Sunday, November 05, 2017

"Born to Run", memoir from Bruce Springsteen

This book was published in 2016 and reviewed positively by many.  Never having been a hard core Bruce fan, it didn't hit the radar here at first.  Just finished, it was an exceptional book of stories and identification points.  Springsteen was born in 1949, and while the circumstances and locations were different, his timeline was identical to mine.  Elvis, Bo Diddley, James Brown, early rock and roll, Dylan, the 60's assassinations, the Rolling Stones, Vietnam, the counter culture, and on and on...even up to attending Jingle Ball at the Garden with a tween.

My first experience with Springsteen was buying his second album, "The Wild, the Innocent, and the E Street Shuffle".  At that time, 1974, he was being touted by media as it existed then as the next Bob Dylan.  I liked the album, but had to try to like it as much as reviews said I should.  His storytelling was strong, certain phrases were memorable, but overall total identification was not there completelly... not enough blues, too much experimentation maybe.

The memoir follows his career album by album, place by place.  There were some who were major Springsteen aficionados who, like fans of the Grateful Dead, would tell you how many concerts they had seen.  It was not a calling here, though some told me that it should be.  In the early 1980's I  finally saw him live for the first and only time at a concert in Central Park.  Then I understood.  The concert was sensational.  It went on and on until the police told him to close up.  Near the stage, Springsteen was compelling and the band completely together even while the solos seemed completely fresh and interpretive, like jazz?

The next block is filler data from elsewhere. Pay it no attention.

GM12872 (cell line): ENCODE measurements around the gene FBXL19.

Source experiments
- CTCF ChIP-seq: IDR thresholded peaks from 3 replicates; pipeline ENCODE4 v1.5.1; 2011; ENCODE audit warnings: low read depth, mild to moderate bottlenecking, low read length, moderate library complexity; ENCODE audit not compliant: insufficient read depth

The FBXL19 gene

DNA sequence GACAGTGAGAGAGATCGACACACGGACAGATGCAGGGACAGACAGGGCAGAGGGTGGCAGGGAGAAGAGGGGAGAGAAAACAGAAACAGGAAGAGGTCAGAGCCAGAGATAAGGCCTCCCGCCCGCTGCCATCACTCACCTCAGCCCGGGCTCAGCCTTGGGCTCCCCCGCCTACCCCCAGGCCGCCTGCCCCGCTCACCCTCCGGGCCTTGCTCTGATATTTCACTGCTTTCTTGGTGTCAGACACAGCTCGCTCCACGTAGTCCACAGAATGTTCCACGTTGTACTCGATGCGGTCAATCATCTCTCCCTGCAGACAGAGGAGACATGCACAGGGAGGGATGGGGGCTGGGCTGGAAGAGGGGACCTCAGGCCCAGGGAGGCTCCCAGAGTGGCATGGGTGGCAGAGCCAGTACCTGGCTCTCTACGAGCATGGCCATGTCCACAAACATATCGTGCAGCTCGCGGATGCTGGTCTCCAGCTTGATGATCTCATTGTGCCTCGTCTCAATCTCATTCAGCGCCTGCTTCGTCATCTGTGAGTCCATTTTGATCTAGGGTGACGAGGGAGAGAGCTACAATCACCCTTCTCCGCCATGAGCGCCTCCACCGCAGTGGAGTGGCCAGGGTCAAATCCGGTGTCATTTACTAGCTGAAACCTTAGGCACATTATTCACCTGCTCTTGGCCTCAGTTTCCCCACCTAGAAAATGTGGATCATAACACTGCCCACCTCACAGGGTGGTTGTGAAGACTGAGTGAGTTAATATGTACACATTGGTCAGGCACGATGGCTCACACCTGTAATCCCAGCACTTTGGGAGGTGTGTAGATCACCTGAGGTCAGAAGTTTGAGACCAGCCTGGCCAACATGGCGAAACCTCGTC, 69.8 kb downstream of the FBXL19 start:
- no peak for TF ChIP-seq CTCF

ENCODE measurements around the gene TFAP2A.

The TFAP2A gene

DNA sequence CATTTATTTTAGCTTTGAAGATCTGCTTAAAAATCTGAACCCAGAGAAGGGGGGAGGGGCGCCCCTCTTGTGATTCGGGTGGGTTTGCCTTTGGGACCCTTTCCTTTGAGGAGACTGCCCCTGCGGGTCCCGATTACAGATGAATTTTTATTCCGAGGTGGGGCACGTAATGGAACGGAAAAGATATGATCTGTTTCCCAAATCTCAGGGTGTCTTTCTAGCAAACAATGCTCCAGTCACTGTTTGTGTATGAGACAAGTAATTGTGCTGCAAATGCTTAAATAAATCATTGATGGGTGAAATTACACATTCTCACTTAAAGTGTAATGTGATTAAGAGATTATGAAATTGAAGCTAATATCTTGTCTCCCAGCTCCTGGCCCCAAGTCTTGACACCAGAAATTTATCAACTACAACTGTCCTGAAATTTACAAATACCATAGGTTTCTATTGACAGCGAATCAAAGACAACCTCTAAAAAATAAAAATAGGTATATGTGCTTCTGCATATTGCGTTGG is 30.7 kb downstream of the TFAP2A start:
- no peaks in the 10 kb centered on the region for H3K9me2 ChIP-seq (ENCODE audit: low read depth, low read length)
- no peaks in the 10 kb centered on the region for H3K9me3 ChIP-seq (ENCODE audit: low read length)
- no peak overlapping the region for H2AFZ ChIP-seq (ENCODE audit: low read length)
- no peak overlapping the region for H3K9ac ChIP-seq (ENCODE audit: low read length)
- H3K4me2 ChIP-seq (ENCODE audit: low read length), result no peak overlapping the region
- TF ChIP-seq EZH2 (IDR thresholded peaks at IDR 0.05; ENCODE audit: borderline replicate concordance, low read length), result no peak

"Born to Run" is a very personal book and at times could be seen as giving advice.  That's not the way it was seen here.  The details of his life with friends and family are laid bare(at the end he says not completely but it seems that way when reading).  His challenges with periodic depression would not have been guessed but his frankness will help people.  The recurrent descriptions of his hometown and its influence are brought to life in an honest seeming way that many could understand.

His writing is that of a storyteller.  Strands of adjectives that go on and on, multiple verbs in a row, the overuse of certain words(craft as both verb and noun got to me at times), all of that was not important.  Even repetition between certain chapters was overlooked.  Gems of anecdotes were too frequent to worry about that.  Certainly like any writer he had editors, but he did write this book.  It is not an "as told to" and does not have a small cap co-writer.

First given a break by the legendary John Hammond, Springsteen slowly reached superstar status, not a one year or even one decade wonder.  His lyrics must be listened to and he wonders how many people that howl along to "Born in the U.S.A" have any idea what the lyrics are about.  He accepts and appreciates all fans.

So much more could be written, but obviously the book is recommended.  Highly recommended for those with similar time spans.


Post a Comment

<< Home